December 16, 2019 6:55 am Leave your thoughts
….and maybe you are too? Maybe you’re lactose-intolerant, cutting back on calories, don’t like milk, are on a Paleo-style diet – or are avoiding animal products altogether? If it’s the latter, then you might find our blog Happy Vegan Christmas! more useful, as it’s specifically aimed at our vegan customers. This blog, meanwhile, aims to cater for those who have just one element they’re excluding from their diets: dairy. (Incidentally, if you’re gluten-free, then our other Christmas blog – Have yourself a gluten-free Christmas – is the place to go.)
Dairy doesn’t have a starring role in the Christmas feast, but it nevertheless creeps into all manner of traditional goodies, sweet and savoury. If you’re cooking for anyone who’s avoiding dairy (milk, cream, cheese, butter, yoghurt, sour cream, buttermilk and all variations thereon), then you’ll need to have your wits about you, your eyes peeled and your spies right inside your mince pies.
Let’s take a look at the places where you might find dairy at Christmas – and explore some great alternatives.
The main course
With the traditional roast dinner, there are a few things you’ll need to be aware of, mostly revolving around fat. It’s usual to ‘baste’ and lubricate the meat with some kind of fat – often the fat that runs out of the meat itself (for example, goose fat). This is fine to use: it’s not a dairy product. However, you’ll need to ensure that the meat hasn’t been basted, dotted, smeared or stuffed with butter before it went in the oven. The same goes for the roast potatoes and any other roast veg – and, indeed, for boiled and steamed vegetables too. It’s quite common, in the hurly-burly of the Christmas kitchen, for someone to chuck a stick of butter onto the boiled green beans at the very end, for instance, to bring out the flavour.
Luckily, there are plenty of mainstream alternatives to butter for roasting and flavour-enhancing. Plant-based oils such as sunflower oil and extra-virgin olive oil make equally wonderful ‘basters’ and ‘drizzlers’, producing crunchy, crispy, flavoursome results. Coconut oil (see our range of unrefined, organic, extra-virgin coconut oils here) is even better, in many people’s opinion – and if you want to avoid even a hint of coconut flavour, use the odourless ‘cuisine’ range.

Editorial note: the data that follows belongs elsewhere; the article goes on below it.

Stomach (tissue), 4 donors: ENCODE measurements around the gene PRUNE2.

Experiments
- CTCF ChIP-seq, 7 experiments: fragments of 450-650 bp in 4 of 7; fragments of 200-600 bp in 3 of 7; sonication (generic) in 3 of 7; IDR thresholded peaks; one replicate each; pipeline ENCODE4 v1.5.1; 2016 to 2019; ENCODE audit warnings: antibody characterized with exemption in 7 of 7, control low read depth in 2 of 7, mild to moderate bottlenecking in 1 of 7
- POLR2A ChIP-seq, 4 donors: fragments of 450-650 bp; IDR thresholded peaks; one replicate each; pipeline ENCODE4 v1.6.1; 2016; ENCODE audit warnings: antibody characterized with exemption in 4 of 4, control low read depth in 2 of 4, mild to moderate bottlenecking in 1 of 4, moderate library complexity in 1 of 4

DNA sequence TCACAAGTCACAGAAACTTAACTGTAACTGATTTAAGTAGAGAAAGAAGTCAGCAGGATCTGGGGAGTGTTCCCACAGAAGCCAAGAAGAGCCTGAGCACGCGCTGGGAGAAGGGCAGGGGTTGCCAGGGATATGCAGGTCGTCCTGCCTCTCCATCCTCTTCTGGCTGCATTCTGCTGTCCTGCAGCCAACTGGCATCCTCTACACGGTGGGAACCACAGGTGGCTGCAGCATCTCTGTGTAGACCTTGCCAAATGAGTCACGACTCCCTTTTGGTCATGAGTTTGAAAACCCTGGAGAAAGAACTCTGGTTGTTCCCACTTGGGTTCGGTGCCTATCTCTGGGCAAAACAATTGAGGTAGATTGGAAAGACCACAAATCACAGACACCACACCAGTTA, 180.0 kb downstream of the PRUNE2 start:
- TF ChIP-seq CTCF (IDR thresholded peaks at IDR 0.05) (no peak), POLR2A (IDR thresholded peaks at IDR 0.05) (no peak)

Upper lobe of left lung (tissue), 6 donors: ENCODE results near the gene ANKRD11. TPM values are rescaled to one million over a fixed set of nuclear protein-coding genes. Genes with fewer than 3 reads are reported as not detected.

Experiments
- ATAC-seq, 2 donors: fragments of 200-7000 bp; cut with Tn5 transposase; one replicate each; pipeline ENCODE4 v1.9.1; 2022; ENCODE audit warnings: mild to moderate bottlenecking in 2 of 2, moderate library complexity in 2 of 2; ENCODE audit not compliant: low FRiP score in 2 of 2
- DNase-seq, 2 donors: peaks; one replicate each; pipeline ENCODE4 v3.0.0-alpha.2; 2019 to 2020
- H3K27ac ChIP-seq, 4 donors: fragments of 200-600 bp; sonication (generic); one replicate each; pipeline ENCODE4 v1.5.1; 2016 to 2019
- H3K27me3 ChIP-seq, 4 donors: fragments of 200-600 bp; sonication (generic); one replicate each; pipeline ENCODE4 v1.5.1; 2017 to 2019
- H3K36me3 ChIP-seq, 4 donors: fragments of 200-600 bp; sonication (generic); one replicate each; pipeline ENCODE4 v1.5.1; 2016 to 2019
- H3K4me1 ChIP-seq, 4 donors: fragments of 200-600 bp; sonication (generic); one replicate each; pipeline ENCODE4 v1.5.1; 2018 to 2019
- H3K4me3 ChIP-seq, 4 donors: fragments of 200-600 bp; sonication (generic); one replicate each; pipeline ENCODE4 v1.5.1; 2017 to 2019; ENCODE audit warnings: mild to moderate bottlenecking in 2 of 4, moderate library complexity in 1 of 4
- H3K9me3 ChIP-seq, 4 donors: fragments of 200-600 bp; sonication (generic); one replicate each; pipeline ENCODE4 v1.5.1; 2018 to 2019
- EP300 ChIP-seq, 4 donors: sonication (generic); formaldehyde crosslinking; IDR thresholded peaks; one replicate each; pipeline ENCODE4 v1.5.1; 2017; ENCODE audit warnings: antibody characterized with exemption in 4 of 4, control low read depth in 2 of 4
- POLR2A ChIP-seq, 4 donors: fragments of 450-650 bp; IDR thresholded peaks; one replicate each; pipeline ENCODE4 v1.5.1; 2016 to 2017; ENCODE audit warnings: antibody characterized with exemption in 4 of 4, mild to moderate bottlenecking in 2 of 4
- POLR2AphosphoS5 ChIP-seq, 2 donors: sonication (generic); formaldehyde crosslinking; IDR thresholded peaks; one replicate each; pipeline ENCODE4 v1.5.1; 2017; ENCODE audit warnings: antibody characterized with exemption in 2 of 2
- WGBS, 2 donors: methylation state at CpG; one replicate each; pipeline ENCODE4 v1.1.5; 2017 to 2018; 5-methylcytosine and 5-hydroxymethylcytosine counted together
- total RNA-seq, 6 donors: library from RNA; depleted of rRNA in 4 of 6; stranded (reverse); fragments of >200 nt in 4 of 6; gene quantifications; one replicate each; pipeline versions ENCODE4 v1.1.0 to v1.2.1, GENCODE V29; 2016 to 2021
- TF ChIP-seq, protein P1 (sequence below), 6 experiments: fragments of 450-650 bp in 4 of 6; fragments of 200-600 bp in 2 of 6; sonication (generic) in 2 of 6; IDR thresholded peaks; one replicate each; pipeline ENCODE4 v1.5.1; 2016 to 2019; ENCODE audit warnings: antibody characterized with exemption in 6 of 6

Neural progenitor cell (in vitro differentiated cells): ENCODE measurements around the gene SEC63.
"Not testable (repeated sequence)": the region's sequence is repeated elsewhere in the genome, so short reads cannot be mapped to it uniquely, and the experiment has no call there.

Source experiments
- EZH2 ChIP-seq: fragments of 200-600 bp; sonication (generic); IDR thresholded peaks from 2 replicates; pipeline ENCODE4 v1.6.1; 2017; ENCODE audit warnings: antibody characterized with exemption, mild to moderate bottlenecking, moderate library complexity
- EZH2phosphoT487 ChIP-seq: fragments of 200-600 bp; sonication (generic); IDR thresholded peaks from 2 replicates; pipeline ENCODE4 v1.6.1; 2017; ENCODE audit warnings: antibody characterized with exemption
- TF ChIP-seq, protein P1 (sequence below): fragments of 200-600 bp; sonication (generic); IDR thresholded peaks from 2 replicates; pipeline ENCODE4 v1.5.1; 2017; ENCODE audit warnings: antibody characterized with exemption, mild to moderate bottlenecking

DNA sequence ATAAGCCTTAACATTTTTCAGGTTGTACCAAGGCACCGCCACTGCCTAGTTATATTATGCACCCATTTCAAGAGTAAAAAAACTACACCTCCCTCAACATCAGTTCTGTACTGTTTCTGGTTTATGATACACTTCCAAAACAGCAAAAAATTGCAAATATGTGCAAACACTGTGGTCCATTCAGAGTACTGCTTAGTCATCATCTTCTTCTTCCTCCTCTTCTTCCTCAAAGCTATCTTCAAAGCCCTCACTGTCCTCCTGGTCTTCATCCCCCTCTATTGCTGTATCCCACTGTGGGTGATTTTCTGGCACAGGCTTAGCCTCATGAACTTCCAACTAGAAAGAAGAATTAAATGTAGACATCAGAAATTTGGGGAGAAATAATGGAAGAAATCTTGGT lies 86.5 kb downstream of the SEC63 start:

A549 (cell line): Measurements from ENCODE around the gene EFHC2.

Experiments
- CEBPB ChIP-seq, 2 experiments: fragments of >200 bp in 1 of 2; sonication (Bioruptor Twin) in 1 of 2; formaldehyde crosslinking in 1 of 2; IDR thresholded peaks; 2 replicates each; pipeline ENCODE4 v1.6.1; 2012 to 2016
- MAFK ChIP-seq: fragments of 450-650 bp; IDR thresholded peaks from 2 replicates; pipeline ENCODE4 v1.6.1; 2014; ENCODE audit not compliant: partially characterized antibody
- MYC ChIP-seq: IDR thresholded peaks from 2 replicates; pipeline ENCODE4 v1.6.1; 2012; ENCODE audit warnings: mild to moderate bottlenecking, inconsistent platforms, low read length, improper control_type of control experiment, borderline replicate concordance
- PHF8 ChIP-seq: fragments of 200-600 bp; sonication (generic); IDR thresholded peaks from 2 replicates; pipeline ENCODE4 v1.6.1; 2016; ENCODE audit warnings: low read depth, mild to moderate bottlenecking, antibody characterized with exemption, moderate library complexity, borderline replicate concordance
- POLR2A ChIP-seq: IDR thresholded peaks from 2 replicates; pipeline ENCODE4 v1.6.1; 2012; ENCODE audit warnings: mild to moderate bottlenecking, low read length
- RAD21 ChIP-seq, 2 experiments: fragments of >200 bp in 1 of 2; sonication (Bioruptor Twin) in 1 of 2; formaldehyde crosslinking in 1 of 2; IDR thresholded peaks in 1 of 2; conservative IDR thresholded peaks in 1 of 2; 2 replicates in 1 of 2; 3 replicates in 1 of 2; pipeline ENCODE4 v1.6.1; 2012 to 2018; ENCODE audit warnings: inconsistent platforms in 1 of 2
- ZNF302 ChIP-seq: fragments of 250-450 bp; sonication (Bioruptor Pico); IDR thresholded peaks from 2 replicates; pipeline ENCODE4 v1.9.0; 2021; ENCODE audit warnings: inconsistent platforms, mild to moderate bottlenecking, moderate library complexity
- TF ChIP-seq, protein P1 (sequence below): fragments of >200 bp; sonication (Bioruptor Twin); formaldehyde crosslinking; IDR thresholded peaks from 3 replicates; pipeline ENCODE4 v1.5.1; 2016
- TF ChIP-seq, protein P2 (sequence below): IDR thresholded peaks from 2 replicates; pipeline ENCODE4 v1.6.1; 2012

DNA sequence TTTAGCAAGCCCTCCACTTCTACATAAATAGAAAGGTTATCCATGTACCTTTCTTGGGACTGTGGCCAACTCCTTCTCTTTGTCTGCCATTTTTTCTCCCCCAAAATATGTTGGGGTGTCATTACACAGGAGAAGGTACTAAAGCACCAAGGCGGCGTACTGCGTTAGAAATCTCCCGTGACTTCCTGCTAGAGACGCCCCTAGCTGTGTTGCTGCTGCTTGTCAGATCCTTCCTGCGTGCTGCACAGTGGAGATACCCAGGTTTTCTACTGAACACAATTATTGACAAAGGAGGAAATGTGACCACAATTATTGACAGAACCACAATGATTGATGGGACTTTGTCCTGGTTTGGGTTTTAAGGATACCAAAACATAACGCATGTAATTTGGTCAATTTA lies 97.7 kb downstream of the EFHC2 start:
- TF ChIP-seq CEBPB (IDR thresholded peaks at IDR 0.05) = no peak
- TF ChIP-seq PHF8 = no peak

With such a wealth of stuffing recipes available, you’ll need to choose one that definitely, definitively includes no dairy products. The two ready-made varieties that we stock are dairy-free – and if you’re making your own, then this recipe for a standard sage and onion version, from Delia Smith, fits the bill: https://www.deliaonline.com/recipes/type-of-dish/sunday-roast/traditional-pork-sage-and-onion-stuffing.
There really shouldn’t be dairy in your gravy unless you’re making or using a heavy-duty luxury version. Some people do add a splash of milk or cream, however, at the end, or start the whole process off with a knob of butter and flour. To make great gravy, all you really need is the juices of the meat, thickened, and flavoured with herbs, wine, stock and various condiments. But you’ll need to be sure that the juices of the meat haven’t mingled with any fat used at an initial stage for basting.
If Christmas dinner won’t be Christmas dinner without a jug of bread sauce on the table, then you’ll need to buy – or make – a version that doesn’t include dairy cream. This recipe here uses the creamy Oatly alternative: https://veganfamily.co.uk/bread-sauce/.
Yorkshire puddings make their way onto a number of Christmas dinner tables too, and for these, you’ll also need a good non-dairy milk. Soya milk is the most highly recommended for this fairly basic recipe. If you’re happy with eggs, then use any standard Yorkshire pudding recipe and simply substitute a plant-based milk for the dairy milk element.
What’s for pud?
For Christmas cakes, Christmas puddings, mince pies and Christmas baking in particular, you’ll need to think about replacing two elements: fat and milk/cream. All-butter mince pies, shortbread and cookies are handed out with abandon over the festive period, and cakes and puddings are mixed freely with milk and butter, then doused in creamy sauces.
For dairy-free milks and creams, which one you choose will depend partly on personal taste and partly on what exactly you want that milk or cream to do in your cooking. Our blog here Non-dairy milks – which one should I use? gives some helpful advice.
Here’s an up-to-date list of all the dairy-free milks we stock at Naturally Good Food:
In our dairy-free cream section, we have:
- Schlagfix vegan squirty cream (a miraculous invention)
- Oatly oat cream
- Coconut cream
- Almond cream
- Soya cream
Many dairy-free Christmas recipes – like two out of the three below – manage to create Christmas goodies without using butter or milk at all, meaning that you don’t need to worry about replacements. For these, combinations of other ingredients bring moistness and richness. Even so, you’ll probably need the cream substitutes for the top! Why not give one of these recipes a try this year?
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This post was written by Yzanne